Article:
PROFESSOR GUY LESCHZINER explains how to fight the insomnia epidemic caused by Covid fear.
Like food and water, sleep is essential to our physical and mental health.
We quickly lose our ability to function properly if we don’t get enough of it – we lose our ability to think clearly and make rational decisions.
Our bodies ache and our heads pound.
Our reactions become sluggish and our vision blurs.
Sleep deprivation leaves no visible wounds or scars, but as a neurologist working at one of Europe’s top sleep clinics, I have seen how it can leave its own psychological scars and cause psychological pain, in addition to causing massive damage in our bodies invisible to the naked eye .
Consistent sleep deprivation has been linked to serious long-term health consequences in humans, including increased blood pressure, heart disease, obesity, a weakened immune system, depression, type 2 diabetes, and possibly dementia, according to medical research.
While long-term sleep deprivation cannot be properly studied scientifically in humans (for obvious ethical reasons), we do know that it is fatal in animals: dogs kept awake invariably die after four to seventeen days without sleep, even if all other needs are met (food, water, oxygen, light).
Sleep deprivation has been central to interrogation tactics used on enemy combatants for decades, including at the infamous US detention center at Guantanamo Bay, to torment them to the point where they lost their self-control, making them more likely to divulge information .
Millions of us face the same kind of psychological stress and potential physical harm every night, not from prison guards or Secret Service agents, but from our own minds — when our brains seem to turn against us at bedtime and we suffer from insomnia.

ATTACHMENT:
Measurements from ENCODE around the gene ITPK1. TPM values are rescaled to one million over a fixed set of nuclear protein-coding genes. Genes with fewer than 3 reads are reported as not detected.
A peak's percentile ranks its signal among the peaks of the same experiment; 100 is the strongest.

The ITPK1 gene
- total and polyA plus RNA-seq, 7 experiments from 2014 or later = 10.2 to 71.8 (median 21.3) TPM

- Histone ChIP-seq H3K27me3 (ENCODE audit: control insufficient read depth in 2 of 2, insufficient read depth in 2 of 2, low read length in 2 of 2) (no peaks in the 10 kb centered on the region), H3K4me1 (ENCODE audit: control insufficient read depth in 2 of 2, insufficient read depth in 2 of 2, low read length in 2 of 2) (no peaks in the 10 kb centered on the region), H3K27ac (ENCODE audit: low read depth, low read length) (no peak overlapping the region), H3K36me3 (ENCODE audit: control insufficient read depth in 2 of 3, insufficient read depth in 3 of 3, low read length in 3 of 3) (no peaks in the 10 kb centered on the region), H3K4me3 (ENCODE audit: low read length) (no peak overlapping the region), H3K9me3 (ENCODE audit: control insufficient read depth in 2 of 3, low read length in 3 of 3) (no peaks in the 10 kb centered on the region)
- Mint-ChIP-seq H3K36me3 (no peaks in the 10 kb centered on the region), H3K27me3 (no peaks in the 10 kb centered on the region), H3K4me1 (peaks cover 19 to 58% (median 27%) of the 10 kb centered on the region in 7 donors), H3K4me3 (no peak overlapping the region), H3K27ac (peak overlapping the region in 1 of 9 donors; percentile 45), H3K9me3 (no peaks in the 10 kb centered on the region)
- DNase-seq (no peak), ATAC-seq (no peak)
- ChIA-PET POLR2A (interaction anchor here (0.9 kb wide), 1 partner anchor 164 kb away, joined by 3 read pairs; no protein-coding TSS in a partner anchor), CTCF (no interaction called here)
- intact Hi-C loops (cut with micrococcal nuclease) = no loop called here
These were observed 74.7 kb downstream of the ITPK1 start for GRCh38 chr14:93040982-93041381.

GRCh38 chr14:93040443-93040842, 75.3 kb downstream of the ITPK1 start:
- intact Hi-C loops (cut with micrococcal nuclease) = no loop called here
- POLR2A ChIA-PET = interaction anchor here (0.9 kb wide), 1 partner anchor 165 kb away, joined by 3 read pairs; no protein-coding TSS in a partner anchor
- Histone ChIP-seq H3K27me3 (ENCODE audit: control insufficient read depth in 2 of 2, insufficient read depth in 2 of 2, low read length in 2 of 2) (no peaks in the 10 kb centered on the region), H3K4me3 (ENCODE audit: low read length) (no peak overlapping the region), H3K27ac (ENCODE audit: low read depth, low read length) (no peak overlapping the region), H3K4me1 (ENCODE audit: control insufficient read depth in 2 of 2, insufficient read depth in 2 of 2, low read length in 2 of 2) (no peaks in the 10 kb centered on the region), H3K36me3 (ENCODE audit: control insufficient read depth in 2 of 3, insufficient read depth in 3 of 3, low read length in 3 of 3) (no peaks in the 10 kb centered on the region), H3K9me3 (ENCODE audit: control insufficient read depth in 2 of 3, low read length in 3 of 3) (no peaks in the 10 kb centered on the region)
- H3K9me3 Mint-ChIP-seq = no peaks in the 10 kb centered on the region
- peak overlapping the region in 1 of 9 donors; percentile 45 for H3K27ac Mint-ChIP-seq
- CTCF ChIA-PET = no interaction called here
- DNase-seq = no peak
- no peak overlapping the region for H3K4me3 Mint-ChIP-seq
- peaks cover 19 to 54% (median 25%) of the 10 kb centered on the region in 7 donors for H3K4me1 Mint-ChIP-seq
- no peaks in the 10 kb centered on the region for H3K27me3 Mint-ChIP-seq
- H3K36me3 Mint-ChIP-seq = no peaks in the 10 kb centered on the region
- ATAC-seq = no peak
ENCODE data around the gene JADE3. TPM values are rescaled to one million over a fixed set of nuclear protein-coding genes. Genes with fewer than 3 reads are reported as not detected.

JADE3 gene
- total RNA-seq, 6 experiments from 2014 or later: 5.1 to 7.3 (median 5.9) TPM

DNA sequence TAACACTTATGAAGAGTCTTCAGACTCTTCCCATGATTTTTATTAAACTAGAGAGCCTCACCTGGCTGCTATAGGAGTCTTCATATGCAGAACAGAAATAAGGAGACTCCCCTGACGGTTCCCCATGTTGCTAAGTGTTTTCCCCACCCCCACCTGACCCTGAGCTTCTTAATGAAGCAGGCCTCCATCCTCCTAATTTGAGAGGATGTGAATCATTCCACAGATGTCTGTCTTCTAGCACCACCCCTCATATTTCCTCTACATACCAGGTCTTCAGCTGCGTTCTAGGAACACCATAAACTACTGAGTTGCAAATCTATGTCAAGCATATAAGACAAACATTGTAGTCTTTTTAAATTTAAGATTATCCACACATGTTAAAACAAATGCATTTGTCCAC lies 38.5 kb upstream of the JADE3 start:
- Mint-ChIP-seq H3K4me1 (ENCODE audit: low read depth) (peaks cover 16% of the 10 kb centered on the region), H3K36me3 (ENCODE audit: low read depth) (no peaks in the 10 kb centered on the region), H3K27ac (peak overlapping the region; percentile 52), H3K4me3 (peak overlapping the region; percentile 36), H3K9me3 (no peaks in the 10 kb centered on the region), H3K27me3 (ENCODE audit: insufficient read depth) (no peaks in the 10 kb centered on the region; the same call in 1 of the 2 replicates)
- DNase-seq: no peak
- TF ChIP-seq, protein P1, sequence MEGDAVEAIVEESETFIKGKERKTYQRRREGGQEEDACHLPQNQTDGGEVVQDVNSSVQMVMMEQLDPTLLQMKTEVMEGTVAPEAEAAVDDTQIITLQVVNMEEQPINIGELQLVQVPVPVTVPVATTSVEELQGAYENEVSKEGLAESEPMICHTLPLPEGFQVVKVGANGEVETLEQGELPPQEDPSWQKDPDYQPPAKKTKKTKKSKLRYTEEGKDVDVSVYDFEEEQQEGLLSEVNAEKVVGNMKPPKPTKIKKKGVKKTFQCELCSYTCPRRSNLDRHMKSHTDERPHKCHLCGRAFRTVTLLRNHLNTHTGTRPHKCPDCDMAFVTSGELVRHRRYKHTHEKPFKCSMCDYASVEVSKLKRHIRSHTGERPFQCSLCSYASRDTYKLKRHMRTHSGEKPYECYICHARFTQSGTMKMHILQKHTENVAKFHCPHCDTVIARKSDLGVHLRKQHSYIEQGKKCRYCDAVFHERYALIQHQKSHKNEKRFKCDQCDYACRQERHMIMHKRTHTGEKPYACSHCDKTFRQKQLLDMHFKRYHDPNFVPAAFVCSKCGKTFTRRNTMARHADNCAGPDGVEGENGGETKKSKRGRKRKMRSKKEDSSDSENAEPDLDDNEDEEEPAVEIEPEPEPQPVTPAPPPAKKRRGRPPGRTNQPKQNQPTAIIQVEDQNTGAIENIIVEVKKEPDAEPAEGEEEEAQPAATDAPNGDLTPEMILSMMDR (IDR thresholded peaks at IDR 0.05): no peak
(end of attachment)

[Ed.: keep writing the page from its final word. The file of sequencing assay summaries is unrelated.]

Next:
We become our own torturers when we wake up in the middle of the night night after night – tired but wired, our bodies refusing to cooperate and giving us the sleep we desire.
It is conservative estimates that at least one in ten Brits suffers from chronic insomnia, defined as having difficulty falling or staying asleep most nights for more than four weeks, and a third of us regularly suffer from trouble sleeping (basically waking up not feeling refreshed) .
Sleep has become an even scarcer and more valuable resource for many more people since the time of Covid.
Whether as a symptom of a long Covid (poor sleep is one of the most commonly reported problems) or simply as a side effect of going through such a time…
Nokia news in brief
Professor Guy Leschziner examines the recent Covid-related insomnia epidemic The leading neurologist will look at the latest science and treatments It is estimated that at least one in ten Britons suffer from chronic insomnia